Energy is serious business. This is not the job for a con man in the pocket of fossil-fuel companies who hands out "fairy-tales" and is so frequently wrong.

    This diary and the enthusiastic comments it generated are a good examples that the "just-noted mass scientific ignorance of the population" extends to the population of DailyKos too. sigh

    Blessed is the man who, having nothing to say, abstains from giving wordy evidence of the fact.
    -- George Eliot

    by bryfry on Mon Nov 10, 2008 at 07:54:27 AM PST

    •  Nice (1+ / 0-)
      Recommended by:
      esquimaux

      Hmm... you made a lot of points:

      1. He has an M.A. from Oxford plus honorary degrees.
      1. The Tesla is late, and expensive.  Does that make it less real?  Plus, the hypercar was a prototype.... a suggested design for Detroit.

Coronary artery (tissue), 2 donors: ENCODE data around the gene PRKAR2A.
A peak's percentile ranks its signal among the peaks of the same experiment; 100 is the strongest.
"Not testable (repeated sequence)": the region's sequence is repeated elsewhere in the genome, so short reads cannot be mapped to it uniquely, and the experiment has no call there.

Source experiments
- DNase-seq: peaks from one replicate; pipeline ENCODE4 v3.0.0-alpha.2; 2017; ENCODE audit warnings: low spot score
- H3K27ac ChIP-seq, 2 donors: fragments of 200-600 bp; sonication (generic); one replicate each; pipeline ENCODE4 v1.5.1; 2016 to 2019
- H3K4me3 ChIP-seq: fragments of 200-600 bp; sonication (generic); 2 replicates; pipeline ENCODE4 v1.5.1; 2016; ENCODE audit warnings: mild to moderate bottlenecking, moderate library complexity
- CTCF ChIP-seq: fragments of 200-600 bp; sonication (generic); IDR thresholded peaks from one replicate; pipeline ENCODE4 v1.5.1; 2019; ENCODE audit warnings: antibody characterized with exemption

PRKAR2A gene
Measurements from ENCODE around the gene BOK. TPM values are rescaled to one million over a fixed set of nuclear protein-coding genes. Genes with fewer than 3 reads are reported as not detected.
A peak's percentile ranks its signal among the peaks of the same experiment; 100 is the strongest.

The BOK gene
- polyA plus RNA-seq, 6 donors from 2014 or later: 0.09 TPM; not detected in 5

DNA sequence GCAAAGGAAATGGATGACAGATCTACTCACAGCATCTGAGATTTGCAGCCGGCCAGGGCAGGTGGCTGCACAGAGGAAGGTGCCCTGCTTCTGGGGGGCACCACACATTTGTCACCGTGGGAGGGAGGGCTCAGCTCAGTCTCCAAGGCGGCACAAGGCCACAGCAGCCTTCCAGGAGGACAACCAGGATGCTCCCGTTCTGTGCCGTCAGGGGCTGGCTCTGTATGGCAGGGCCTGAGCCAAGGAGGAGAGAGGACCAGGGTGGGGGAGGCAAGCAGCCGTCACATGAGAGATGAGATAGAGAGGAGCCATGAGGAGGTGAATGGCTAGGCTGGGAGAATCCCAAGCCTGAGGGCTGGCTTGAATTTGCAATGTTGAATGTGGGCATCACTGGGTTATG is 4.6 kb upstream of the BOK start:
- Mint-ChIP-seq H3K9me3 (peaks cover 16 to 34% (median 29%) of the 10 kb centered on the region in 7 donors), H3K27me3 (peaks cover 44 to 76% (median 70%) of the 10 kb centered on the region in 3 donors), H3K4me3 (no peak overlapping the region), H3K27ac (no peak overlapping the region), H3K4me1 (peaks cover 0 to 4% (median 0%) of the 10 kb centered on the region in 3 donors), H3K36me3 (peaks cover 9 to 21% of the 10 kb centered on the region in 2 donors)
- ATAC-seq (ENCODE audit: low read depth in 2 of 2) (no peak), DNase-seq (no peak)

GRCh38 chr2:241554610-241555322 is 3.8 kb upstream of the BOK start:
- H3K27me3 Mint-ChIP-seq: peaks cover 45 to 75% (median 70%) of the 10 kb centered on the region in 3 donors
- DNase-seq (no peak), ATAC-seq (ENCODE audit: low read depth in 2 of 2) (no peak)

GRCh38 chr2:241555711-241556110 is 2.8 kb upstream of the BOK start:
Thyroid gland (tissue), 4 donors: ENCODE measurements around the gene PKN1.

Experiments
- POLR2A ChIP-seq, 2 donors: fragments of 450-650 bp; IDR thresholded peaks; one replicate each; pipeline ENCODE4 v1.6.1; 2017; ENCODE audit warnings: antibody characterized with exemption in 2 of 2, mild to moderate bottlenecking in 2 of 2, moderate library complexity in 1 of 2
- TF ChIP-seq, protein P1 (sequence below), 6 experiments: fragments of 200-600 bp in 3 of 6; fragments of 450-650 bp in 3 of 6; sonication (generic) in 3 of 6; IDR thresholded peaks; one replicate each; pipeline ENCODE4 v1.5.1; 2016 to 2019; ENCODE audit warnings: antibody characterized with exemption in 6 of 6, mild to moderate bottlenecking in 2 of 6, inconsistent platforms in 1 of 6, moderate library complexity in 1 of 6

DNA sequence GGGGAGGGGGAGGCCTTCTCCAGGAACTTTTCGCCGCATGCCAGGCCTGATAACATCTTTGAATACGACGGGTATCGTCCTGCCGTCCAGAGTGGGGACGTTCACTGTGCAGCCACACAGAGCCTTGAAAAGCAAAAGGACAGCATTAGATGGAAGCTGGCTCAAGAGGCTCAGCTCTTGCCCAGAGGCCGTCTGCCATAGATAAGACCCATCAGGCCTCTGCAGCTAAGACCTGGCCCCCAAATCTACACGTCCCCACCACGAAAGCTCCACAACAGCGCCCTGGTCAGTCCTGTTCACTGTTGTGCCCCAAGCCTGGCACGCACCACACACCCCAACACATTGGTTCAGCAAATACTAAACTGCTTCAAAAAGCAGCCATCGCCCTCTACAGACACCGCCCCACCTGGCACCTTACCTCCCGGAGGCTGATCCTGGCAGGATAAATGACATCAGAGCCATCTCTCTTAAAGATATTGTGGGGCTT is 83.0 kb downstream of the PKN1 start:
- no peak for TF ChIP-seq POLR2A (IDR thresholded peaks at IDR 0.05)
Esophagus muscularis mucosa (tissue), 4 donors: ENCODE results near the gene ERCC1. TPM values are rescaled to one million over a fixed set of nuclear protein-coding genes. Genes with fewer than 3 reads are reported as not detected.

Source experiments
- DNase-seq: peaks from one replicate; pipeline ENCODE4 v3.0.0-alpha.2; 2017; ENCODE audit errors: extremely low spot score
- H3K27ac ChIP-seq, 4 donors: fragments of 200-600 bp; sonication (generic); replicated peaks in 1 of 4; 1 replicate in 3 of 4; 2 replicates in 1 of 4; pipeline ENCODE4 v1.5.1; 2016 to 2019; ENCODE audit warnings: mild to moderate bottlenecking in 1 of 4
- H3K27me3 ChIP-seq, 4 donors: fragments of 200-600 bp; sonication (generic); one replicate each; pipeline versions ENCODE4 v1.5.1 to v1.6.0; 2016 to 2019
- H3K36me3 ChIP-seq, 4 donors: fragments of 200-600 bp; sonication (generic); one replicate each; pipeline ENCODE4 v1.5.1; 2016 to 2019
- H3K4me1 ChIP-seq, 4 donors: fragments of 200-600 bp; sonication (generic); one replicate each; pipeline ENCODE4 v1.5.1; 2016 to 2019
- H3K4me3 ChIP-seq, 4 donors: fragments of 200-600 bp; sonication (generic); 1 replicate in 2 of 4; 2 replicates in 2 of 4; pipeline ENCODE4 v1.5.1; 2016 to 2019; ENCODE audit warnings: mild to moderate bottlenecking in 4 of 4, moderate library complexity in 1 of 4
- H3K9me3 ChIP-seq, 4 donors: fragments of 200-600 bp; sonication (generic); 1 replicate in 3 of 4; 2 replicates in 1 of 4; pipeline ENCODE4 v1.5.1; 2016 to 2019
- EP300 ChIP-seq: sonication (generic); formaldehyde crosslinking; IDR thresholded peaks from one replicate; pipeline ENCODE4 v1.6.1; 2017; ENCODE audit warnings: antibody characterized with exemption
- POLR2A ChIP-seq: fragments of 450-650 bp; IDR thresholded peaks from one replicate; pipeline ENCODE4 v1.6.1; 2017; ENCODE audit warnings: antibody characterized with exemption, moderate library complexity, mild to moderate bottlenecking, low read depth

1. I've read Smil and I don't see how this in any way disqualifies Lovins.
      1. I see no evidence that Lovins is "in the pocket of the fossil-fuel companies", esp. when he is actively seeking to curtail consumption of their products.
      1. If he is a con man/fraud then he is succesfully conning Wal-Mart, DoD, governments etc. and apparently the con includes significant reduction of their energy bills.
      •  Nice (0+ / 0-)

        sorry one last point:  If you want to see what Lovins has published in scientific journals, you can start here.  The list includes Nature, NY Academy of Sciences, Science and more.

        •  No, you don't understand (0+ / 0-)

          I know that he has published a lot of papers on energy policy. That makes him an energy policy analyst, however, not a scientist.

          He calls himself as an "experimental physicist." Where are his publications on experimental physics?

          Blessed is the man who, having nothing to say, abstains from giving wordy evidence of the fact.
          -- George Eliot

          by bryfry on Mon Nov 10, 2008 at 08:43:19 AM PST

          [ Parent ]

      •  Uh ... (0+ / 0-)
        1. He has an M.A. from Oxford plus honorary degrees.

        Ha ha ha ... and you believed that? How does one get an MA without first having a bachelor's degree?